Nov 12, 2008

Prusi chosen as the new Senate Minority Leader

LANSING – The Senate Democratic Caucus chose Sen. Mike Prusi, D-Ishpeming, as the new Senate Minority Leader today to replace Sen. Mark Schauer, who was elected to U.S. Congress from the 7th District on Nov. 4.

The caucus went behind closed doors this morning before session after days of lobbying, and Prusi and Democratic Floor Leader Sen. Buzz Thomas, D-Detroit, emerged as the leading two candidates. Following session, Schauer announced Prusi was chosen as the new leader and Thomas will keep his position.

"The most pressing item on my agenda is to address what is currently going on in Michigan," Prusi said. "We need to find common ground to address the problems facing Michigan."

Prusi currently serves as the Democratic Vice-Chair for the Senate Finance Committee. He is in his second and final term in the Senate, and he served three terms in the Michigan House of Representatives before being elected to the Senate.

"Senator Prusi has been at the forefront of the most pressing issues facing our state, including energy policy and the state budget," Schauer said. "These experiences will serve him well, and I am confident he will excel in his new role as Caucus Leader. We will work closely to ensure a smooth, productive transition."

Only four of the 17 Democratic Senators will be returning in 2010, and some people thought one of the returning Senators would be more motivated to help win a Democratic majority in the Senate in 2010. But apparently experience won out.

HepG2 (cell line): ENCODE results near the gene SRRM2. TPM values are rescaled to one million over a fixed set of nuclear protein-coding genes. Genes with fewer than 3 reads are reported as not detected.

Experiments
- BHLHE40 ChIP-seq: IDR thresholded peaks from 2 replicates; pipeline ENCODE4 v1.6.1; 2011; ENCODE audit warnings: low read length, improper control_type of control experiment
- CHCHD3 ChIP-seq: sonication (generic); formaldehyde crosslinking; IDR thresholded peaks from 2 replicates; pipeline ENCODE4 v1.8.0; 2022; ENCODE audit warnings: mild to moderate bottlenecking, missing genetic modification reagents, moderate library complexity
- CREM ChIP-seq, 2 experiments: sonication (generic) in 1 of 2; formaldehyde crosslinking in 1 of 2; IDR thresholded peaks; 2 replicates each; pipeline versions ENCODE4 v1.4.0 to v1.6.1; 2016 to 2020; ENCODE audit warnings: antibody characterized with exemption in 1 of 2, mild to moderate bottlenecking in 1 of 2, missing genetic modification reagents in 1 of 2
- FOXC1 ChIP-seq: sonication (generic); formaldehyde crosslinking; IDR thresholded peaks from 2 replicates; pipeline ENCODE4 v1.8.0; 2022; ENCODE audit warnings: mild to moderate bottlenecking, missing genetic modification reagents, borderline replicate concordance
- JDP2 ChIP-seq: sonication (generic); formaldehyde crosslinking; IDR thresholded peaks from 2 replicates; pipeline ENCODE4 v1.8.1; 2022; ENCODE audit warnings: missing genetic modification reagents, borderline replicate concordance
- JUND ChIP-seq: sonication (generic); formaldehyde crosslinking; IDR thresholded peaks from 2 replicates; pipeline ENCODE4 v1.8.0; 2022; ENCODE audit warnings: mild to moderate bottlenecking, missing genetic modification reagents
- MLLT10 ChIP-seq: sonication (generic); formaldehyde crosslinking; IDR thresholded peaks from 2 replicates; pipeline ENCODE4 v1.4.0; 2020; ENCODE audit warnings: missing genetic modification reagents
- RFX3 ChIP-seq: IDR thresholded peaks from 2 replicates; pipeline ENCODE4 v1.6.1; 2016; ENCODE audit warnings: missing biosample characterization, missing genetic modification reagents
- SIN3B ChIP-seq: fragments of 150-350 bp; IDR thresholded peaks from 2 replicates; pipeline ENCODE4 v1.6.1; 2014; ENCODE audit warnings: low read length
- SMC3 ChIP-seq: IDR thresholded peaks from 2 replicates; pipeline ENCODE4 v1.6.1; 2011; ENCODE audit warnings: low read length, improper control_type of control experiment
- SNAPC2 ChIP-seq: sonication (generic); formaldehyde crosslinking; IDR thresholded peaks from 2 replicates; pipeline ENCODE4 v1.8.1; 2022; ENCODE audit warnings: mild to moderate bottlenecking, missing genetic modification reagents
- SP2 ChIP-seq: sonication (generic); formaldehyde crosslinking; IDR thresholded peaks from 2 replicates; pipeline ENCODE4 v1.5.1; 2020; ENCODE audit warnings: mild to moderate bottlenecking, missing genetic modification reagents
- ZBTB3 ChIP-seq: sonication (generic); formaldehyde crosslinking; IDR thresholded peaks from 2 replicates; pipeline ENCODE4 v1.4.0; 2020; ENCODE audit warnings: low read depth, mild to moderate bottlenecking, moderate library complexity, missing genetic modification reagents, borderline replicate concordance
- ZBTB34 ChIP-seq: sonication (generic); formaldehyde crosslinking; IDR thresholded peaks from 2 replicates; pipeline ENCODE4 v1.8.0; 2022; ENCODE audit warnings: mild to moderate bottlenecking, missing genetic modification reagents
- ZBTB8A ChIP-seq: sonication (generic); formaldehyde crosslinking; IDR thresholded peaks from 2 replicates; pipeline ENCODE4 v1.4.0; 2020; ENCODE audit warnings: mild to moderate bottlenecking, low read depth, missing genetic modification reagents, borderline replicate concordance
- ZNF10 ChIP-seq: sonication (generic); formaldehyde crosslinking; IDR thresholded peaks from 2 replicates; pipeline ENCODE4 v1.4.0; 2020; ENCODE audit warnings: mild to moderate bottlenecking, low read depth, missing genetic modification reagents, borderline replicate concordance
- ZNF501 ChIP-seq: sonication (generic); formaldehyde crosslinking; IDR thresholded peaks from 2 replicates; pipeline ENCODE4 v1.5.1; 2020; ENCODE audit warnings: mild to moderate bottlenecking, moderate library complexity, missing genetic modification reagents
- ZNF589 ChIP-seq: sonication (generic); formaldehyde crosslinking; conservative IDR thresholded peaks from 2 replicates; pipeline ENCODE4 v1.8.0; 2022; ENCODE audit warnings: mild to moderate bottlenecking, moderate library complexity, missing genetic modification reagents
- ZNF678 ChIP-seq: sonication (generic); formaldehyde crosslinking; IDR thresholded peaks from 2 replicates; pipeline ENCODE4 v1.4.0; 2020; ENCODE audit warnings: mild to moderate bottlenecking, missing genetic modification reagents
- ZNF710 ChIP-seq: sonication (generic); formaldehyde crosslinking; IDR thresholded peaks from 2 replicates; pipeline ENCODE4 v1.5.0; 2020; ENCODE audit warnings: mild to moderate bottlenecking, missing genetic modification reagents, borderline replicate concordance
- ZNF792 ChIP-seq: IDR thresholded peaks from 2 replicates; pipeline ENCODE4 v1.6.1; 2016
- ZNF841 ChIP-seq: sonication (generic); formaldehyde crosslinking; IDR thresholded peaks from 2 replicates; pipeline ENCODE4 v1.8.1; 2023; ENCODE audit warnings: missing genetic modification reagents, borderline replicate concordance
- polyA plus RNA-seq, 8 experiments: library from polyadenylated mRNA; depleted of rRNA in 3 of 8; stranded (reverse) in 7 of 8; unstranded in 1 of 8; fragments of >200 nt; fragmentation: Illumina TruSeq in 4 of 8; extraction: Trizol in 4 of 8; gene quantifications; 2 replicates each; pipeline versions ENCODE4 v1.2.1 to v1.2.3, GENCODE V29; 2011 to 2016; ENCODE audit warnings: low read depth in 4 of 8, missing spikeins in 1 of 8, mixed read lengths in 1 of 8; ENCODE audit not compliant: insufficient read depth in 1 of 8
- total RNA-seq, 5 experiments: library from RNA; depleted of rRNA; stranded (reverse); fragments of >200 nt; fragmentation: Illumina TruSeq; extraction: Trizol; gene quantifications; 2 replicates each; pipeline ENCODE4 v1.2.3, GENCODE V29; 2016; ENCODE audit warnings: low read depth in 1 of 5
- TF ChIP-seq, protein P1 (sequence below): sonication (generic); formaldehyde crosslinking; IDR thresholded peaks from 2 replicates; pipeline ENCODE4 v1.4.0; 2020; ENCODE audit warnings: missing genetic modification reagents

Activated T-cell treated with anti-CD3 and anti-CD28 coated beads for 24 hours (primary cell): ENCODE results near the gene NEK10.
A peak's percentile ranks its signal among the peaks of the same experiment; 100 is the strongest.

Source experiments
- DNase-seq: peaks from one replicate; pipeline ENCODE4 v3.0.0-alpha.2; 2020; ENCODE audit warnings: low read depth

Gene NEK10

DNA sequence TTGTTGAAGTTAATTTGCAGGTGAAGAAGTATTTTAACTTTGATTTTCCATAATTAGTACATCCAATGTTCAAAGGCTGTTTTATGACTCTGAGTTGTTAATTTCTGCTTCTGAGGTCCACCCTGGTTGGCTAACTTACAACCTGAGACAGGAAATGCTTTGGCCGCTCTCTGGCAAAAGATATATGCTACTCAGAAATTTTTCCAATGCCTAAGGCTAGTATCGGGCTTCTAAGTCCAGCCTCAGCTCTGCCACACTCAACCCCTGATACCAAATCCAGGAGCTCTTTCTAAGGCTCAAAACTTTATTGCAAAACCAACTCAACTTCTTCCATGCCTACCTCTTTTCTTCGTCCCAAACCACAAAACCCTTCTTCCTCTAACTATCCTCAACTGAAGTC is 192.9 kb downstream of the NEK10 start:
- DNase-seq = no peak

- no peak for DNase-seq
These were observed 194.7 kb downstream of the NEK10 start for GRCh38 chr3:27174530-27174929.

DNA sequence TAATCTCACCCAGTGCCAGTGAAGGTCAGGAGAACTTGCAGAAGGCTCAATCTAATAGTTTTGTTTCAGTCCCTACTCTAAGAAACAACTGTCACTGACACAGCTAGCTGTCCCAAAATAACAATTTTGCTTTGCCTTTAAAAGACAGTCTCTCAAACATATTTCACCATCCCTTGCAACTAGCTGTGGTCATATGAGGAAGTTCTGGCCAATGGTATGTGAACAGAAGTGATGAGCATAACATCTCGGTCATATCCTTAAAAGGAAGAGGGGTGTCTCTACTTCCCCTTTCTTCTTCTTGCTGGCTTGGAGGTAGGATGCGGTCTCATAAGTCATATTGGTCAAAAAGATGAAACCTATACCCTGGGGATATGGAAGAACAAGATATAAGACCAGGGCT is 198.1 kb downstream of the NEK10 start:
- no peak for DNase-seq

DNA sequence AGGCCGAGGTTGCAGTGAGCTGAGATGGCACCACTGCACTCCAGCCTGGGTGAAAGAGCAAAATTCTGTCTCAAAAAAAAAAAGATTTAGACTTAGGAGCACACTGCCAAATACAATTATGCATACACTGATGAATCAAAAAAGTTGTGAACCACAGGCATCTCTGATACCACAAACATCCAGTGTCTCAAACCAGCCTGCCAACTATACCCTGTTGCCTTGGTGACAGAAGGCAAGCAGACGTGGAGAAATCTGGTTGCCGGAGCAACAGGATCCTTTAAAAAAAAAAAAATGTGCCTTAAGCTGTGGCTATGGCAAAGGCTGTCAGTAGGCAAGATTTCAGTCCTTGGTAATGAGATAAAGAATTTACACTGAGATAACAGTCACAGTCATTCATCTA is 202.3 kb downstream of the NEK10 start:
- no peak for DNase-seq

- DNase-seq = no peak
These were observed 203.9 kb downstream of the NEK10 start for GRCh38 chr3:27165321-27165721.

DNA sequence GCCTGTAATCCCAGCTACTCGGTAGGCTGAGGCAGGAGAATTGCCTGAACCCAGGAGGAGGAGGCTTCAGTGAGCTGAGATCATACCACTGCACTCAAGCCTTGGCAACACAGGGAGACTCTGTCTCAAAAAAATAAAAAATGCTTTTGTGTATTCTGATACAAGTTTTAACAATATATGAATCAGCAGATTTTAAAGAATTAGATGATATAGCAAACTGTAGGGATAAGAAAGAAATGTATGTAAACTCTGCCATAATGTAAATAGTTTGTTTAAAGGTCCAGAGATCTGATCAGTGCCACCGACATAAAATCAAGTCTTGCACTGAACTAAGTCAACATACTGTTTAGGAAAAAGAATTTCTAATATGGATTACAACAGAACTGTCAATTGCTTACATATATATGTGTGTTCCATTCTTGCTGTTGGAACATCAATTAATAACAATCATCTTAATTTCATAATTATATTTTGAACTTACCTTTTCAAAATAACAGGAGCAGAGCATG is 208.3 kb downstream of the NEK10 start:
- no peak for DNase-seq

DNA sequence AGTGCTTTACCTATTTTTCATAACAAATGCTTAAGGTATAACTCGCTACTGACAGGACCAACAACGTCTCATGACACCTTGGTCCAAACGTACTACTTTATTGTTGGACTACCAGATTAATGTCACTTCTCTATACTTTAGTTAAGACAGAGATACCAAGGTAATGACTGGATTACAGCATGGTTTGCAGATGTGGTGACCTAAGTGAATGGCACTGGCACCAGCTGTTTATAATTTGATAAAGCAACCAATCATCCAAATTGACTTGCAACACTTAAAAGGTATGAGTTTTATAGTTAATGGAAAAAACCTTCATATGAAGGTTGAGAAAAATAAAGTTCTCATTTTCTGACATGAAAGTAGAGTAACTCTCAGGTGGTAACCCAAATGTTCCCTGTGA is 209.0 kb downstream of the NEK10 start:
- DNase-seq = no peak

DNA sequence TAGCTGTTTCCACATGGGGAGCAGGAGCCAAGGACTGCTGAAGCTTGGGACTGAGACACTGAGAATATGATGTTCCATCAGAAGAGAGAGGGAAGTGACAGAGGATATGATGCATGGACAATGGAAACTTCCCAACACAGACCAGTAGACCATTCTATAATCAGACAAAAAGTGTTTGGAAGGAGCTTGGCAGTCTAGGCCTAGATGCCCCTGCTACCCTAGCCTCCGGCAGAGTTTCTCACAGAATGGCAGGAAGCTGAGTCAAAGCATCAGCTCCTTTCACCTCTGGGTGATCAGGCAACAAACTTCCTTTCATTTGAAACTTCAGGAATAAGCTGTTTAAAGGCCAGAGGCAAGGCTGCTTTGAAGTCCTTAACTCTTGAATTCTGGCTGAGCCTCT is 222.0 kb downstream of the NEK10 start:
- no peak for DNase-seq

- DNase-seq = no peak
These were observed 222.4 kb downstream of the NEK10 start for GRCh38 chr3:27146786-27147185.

Anonymous said...

It's funny. You criticize the county Republican party for closingn the doors to the press last year when it chose party leaders...but no similar criticism when the Democratic causus "went behind closed doors" to select its leadership. So, are you saying it's more important for a private club to open its doors than it is for elected officials?

Communications guru said...

Are you serous, troll? The county chose its leaders at a convention that are always open to the public. The House Democrats, like the House Republicans, always choose leaders and talk strategy in close door caucuses. Not even staff members are allowed in the caucus room. The caucus is not subject to the Open Meetings Act.

It’s like comparing apples and oranges.

Anonymous said...

You just toss out lines indiscriminately. I suspect you don't realize how silly they sound.

Of course the caucus isn't subject to the Open Meetings Act. Either is the county Republican Party. They can make any rules they like.

The caucus sessions are private because they choose to have them private. They could be public, but they choose not to...but you disdain the county Republicans for exercising the same right.

It really doesn't matter that they've "always" had open conventions; they can choose the rules any time they like. But I'll take a page from your book: Show me the proof that the county Republican meetings have "always" been open.

Communications guru said...

Again, you are comparing apples and oranges. Are you honestly saying political conventions are closed to the press and public? Do you know how silly that sounds?

First, it wasn’t a “Republican meeting. “ It was the Republican convention. Second, I can’t show you the proof that the Republican conventions have "always" been open because I have never heard of a political convention being closed until two years ago. I have not heard of another being closed since.